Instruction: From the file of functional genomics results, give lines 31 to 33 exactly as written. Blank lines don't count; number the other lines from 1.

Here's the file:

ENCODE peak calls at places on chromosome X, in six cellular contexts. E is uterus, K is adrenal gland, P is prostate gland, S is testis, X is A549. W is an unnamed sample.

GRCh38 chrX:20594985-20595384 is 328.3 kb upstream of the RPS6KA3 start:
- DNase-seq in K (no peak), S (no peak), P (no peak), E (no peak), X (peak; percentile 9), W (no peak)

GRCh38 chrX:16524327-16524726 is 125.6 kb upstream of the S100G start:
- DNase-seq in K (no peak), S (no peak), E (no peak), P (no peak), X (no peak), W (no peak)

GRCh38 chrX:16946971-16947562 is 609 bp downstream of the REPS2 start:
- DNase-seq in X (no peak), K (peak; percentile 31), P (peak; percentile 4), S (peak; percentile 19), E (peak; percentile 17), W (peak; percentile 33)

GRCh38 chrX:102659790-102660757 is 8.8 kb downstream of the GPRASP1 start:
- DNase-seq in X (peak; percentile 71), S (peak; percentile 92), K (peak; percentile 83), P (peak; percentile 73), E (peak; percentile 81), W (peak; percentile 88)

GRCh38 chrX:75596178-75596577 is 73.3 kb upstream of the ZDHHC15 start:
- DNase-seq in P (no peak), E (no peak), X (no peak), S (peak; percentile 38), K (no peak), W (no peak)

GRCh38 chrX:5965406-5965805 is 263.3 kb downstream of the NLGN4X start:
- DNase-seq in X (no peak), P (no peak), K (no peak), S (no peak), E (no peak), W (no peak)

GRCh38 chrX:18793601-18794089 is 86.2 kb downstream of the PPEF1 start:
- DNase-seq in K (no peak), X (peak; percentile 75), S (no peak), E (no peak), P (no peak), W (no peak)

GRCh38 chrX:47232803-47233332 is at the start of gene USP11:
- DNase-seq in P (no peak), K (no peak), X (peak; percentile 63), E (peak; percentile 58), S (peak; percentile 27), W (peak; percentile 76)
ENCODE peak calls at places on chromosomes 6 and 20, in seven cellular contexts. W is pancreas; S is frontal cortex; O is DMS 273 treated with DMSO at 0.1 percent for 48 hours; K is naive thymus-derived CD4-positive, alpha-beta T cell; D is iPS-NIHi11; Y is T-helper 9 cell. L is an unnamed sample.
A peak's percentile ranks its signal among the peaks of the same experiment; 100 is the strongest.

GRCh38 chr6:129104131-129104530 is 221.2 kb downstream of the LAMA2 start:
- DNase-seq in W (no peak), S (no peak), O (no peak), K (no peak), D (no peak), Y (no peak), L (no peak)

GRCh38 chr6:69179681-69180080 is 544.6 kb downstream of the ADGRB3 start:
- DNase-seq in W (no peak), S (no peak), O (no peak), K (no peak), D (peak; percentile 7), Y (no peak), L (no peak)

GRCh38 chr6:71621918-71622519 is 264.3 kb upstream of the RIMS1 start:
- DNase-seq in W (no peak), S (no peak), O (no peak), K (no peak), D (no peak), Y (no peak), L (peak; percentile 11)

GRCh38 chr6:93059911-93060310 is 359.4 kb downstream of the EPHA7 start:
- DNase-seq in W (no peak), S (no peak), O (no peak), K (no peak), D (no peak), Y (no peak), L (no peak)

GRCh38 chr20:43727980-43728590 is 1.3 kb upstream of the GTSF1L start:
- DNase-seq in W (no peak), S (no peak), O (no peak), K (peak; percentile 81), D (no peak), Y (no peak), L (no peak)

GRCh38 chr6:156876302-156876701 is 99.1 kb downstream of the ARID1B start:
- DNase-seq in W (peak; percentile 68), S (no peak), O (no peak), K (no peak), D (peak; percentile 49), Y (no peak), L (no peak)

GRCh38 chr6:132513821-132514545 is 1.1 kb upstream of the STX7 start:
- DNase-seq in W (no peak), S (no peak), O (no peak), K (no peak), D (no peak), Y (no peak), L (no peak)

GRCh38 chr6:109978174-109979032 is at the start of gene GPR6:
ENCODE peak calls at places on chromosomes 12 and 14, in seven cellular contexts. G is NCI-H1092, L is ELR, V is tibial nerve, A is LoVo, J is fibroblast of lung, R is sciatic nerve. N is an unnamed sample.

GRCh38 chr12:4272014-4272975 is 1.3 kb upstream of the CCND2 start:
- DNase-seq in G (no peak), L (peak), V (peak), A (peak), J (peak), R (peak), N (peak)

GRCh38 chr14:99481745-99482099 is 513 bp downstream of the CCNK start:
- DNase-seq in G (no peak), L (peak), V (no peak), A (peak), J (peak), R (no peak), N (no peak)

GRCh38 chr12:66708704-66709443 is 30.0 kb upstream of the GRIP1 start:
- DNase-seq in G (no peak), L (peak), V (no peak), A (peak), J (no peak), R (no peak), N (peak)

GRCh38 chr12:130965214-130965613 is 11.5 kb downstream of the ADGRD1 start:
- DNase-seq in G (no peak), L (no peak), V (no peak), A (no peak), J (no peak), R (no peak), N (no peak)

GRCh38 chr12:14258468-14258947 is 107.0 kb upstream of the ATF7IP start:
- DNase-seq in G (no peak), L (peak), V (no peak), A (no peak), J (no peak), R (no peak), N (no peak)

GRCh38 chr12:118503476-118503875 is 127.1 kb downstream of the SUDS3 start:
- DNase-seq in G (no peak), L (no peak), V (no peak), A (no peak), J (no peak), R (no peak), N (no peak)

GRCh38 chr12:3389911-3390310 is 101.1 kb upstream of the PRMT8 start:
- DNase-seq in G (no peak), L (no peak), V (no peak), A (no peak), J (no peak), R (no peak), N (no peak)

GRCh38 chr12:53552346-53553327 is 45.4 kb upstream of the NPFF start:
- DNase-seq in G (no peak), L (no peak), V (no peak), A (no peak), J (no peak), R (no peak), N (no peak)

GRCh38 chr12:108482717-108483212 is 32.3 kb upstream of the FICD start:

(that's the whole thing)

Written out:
- DNase-seq in W (peak; percentile 68), S (no peak), O (no peak), K (no peak), D (peak; percentile 49), Y (no peak), L (no peak)

GRCh38 chr6:132513821-132514545 is 1.1 kb upstream of the STX7 start:
- DNase-seq in W (no peak), S (no peak), O (no peak), K (no peak), D (no peak), Y (no peak), L (no peak)